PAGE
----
, Volume 51, Issue 1–2, pp 65–71 | Cite as

European capital cities as political frontiers

  • Gertjan Dijkink


The capital is the centre of the established order but it always had to accept a relatively uncontrollable world of individuals redefining urban space in their own way or pioneering new means of support. As their existence is both a political nuisance and a foreshadowing of institutional changes (sometimes revolutionary) of nation-wide importance, I call such ways of life political frontiers. One may wonder what will become of political frontiers in the information society (or ‘postmodern’ society) that, apart from borderless, has been described as ‘society without a centre’ as well. Actually information society is the prototype of a frontier society with self-responsible groups and individuals. However, capitals – even stripped of their governmental functions – may offer a symbolical environment (a condensation of space and time) that precisely satisfies the wants of those who wish to politicise a way of life. Niches for pioneering behaviour may get dispersed over a wider territory but new types of political activity will gravitate to the capital even if the capital's official political status has dwindled.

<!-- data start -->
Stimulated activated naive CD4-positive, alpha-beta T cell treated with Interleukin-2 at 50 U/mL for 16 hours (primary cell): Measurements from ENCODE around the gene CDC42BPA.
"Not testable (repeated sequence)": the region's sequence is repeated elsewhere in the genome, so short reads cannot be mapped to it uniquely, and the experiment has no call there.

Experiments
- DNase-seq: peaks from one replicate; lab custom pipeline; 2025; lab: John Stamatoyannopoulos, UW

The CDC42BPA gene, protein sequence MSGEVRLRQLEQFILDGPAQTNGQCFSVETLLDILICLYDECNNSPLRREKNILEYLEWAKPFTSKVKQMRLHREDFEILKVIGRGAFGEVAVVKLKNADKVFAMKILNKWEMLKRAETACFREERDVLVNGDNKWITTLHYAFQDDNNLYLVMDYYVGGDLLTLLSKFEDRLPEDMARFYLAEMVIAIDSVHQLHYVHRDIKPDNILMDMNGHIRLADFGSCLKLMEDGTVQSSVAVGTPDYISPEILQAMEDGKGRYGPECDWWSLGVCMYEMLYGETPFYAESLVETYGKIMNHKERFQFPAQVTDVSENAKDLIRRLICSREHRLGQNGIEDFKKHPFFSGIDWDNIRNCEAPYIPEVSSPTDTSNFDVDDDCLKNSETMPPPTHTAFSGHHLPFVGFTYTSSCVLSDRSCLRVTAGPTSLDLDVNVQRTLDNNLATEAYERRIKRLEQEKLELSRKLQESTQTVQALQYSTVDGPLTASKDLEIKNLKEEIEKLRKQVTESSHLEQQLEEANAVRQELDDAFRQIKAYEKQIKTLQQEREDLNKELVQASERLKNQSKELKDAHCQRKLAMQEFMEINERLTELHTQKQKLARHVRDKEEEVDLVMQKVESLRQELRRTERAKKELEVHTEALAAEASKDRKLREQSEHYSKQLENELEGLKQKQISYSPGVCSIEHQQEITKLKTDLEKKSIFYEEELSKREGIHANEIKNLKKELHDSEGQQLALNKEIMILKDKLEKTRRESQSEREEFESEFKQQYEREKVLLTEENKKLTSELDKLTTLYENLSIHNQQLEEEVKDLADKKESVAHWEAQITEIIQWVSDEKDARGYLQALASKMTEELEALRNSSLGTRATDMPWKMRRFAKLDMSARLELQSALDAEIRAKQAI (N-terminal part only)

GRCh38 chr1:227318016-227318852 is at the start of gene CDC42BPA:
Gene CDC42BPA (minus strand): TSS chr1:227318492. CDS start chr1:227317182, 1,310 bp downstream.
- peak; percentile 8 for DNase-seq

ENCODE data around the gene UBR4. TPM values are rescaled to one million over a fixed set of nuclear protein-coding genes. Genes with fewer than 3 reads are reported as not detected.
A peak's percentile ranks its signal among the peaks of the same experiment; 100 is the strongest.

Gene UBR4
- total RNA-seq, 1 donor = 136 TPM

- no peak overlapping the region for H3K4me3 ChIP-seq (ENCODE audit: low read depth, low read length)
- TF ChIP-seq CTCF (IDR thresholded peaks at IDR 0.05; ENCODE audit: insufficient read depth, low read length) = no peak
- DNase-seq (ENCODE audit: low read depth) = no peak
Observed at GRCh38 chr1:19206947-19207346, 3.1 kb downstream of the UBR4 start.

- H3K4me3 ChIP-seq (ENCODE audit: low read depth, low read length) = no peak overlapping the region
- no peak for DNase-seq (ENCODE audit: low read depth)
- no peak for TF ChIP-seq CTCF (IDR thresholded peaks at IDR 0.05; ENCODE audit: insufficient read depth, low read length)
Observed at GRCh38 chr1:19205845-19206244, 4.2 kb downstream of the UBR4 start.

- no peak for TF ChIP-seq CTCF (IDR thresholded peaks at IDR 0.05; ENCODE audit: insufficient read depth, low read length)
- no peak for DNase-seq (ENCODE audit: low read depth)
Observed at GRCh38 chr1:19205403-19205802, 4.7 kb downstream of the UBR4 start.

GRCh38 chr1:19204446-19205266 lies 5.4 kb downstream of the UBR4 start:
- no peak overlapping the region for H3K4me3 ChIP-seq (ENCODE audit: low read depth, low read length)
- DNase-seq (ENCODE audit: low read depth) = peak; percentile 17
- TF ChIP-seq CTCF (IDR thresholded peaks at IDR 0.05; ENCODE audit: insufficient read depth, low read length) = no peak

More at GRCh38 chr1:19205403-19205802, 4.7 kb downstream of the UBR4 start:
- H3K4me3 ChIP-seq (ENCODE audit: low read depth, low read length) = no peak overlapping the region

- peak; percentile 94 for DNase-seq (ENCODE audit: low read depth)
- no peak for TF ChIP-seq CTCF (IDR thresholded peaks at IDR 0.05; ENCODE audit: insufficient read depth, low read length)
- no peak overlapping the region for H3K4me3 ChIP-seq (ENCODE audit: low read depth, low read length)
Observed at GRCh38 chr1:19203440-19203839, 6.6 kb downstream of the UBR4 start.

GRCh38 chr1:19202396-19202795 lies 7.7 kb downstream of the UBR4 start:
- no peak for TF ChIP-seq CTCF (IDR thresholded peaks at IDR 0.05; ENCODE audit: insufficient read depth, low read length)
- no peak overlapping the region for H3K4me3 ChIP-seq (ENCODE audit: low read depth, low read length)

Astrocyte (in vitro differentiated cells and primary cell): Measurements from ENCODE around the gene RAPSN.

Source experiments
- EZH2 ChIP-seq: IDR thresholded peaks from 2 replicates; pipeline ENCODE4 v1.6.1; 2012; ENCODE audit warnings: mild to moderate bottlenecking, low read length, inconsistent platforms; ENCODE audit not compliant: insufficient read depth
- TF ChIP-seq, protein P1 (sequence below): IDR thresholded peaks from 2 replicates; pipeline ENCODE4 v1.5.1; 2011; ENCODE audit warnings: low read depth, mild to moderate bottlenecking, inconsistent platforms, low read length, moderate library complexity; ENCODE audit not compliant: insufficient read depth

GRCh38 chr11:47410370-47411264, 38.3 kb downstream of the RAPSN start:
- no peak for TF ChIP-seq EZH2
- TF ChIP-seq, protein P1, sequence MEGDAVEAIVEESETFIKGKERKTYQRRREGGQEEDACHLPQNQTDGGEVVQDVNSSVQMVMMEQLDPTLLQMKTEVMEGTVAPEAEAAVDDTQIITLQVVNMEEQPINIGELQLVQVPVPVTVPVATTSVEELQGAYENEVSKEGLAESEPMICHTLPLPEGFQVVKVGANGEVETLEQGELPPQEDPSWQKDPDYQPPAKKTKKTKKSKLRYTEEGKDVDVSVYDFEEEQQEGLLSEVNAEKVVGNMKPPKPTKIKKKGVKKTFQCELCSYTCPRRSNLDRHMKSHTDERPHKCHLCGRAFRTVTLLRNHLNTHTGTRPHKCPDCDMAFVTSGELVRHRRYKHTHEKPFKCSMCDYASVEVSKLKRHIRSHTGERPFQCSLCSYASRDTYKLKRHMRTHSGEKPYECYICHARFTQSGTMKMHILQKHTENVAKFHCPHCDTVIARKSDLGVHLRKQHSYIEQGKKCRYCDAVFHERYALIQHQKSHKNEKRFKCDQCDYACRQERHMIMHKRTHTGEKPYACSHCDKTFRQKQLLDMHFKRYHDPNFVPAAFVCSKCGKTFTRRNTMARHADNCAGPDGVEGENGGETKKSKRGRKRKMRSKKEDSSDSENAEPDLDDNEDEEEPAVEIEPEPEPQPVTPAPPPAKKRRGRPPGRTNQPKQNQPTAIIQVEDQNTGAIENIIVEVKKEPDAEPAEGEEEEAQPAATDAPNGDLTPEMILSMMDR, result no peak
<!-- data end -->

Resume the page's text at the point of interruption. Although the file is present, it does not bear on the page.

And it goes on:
new social movements capital cities information society protest political geography 


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Copyright information

© Kluwer Academic Publishers 2000

Authors and Affiliations

  • Gertjan Dijkink
    • 1
  1. 1.Amsterdam Study Centre for the Metropolitan Environment (AME), Department of Geography and PlanningUniversity of AmsterdamAmsterdamThe Netherlands

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